The word ‘bullying’ is being used to describe the actions of a Twitter users who use the word to describe student journalists.
The term is being described by a student journalists group as ‘trolling’ and ‘harassment’.
Key points: Twitter user @telegraph_social_media has been using the word bully to describe students and other journalists, who are seen as bullies in some parts of Australia Telegraph Media student journalist groups have launched an investigation into the use of the word in social media.
The word is being defined as ‘bullies, bullies’ in social spaces, with the word used in tweets to describe journalists.
Telegram is the most common social media platform used by students and journalism students.
An investigation into this use of ‘bully’ is underway, which is being led by students at the University of Sydney.
A student journalist group has launched an inquiry into the misuse of the term in social and online spaces.
“There’s no doubt that there’s been a lot of bullying on Twitter that’s not OK,” said Sam Laidlaw, a student journalism student at the university.
He said that using the term bully in these social spaces is “not OK”.
“Bullying is a really big issue in our community.
There’s a lot more bullying on social media than any other media,” Mr Laidlay said.
Students say they are being bullied for reporting stories they find upsetting, but Mr Llay said that students are also being targeted online for using the hashtag #BullyBusters to vent their frustration with journalists who have been caught up in the bullying.
‘We’re being bullied’: Students and media groups in the country have been using #ByrdBully to vent frustrations over the way they are treated by social media users.
Mr Laidle said that while the term “bullying” is being applied in these spaces, the term is not being used as a “troll” or a “harasser”.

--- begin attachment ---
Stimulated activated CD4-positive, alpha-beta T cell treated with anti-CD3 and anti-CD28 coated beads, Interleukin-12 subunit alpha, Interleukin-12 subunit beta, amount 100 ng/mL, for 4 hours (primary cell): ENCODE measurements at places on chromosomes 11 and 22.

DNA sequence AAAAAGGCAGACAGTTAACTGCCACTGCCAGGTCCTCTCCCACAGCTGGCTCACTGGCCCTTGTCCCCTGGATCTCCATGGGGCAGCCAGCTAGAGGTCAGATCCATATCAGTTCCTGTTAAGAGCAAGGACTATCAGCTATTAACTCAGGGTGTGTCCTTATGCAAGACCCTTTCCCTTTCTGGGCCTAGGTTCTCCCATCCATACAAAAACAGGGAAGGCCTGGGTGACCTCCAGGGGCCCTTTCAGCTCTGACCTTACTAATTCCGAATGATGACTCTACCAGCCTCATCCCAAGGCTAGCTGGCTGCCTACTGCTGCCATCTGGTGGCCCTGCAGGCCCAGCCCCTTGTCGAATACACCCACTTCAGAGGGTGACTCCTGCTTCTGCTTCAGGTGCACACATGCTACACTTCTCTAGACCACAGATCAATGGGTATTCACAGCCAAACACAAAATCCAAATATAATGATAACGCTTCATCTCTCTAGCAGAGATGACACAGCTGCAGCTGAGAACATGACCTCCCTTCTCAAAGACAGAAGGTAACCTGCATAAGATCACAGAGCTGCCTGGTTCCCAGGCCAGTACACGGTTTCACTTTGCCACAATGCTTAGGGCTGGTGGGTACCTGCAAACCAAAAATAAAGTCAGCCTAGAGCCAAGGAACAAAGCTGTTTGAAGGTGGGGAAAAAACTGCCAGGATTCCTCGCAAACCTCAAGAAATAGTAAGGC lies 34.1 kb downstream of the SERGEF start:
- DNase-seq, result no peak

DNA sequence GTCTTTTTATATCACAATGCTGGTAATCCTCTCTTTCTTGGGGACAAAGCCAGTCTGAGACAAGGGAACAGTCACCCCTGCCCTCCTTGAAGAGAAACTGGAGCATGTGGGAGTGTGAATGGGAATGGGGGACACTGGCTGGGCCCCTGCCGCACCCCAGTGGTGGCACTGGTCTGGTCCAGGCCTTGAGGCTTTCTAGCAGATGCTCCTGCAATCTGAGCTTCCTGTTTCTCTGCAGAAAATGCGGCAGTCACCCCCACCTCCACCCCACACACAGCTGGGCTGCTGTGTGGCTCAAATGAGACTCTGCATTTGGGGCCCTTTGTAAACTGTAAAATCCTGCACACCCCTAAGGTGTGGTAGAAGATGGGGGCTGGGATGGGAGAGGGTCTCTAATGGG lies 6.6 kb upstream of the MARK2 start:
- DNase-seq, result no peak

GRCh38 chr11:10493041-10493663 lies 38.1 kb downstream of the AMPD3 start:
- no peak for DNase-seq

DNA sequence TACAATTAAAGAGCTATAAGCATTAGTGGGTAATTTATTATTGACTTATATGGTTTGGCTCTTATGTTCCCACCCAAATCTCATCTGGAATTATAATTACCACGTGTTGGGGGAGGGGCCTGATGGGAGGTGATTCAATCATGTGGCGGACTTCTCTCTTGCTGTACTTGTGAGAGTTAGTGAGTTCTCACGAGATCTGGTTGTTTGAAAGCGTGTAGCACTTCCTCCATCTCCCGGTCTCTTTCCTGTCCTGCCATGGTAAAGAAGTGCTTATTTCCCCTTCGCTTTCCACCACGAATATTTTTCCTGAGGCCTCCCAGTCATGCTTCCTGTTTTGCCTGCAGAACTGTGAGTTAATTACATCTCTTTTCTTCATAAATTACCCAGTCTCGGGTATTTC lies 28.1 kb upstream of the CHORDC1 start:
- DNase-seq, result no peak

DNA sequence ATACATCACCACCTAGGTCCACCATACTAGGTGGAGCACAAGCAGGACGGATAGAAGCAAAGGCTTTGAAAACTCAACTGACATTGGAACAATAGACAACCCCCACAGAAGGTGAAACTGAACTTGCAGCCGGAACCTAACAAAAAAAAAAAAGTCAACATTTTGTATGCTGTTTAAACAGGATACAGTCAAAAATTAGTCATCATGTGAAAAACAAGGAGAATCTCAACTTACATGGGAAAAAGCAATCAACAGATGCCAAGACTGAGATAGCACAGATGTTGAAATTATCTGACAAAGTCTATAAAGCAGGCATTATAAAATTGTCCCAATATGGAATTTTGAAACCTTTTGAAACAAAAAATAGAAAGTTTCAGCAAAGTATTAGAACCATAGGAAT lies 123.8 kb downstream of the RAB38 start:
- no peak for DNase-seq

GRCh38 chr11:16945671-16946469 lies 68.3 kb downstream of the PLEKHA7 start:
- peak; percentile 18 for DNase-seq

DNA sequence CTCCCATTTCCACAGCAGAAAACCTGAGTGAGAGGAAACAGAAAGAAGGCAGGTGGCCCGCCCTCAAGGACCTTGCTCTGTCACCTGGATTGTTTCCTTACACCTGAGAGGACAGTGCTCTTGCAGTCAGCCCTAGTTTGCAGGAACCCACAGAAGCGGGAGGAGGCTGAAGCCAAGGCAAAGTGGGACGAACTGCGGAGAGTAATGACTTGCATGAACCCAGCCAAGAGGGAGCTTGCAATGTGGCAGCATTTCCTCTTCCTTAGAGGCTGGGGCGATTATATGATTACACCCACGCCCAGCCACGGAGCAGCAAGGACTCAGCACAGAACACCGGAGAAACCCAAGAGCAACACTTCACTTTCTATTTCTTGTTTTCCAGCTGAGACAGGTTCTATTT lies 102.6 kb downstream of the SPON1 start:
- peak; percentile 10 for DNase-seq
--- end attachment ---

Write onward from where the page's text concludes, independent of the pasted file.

He called it “a term used to talk about something we see happening to students”.
The group is calling for the Australian Broadcasting Corporation (ABC) to investigate the use and abuse of the phrase.
ABC Australia Head of Communications, Chris Smith, said the use was being investigated.
When we look at the social media platforms we have to look at what they are using to do their business, he said.
“It’s important we do the right thing and investigate this because we need to get to the bottom of it.”
Students are being targeted on Twitter for reporting the bullying of journalists, but they say the issue is not about the students but the bullying in the community.
Last week, a Facebook page called “Stop Bullying ABC” was set up by a group of students and media members who are calling on the ABC to investigate why students are being reported for being bullied online.
In a statement on the Facebook page, students said: “The term ‘bullied’ is used to cover a variety of things, from bullying to harassment, but this is not a bullying campaign.
The hashtag #StopBullyingABC has been trending on Twitter in Australia for several days. “
This is not just an issue of the media but the wider community and especially the young people who are targeted for their identity on these platforms.”
The hashtag #StopBullyingABC has been trending on Twitter in Australia for several days.
According to a recent report by the University’s Media Monitoring Group, the use by Twitter users of the terms bully and troll has grown from 4,500 to 7,700 cases in the first half of 2018.
Topics:online-media,journalism,community-and-society,tweeting,harrisons-and.-universities,government-and/or-politics,australia,aussies,sydney-2000More stories from New South Wales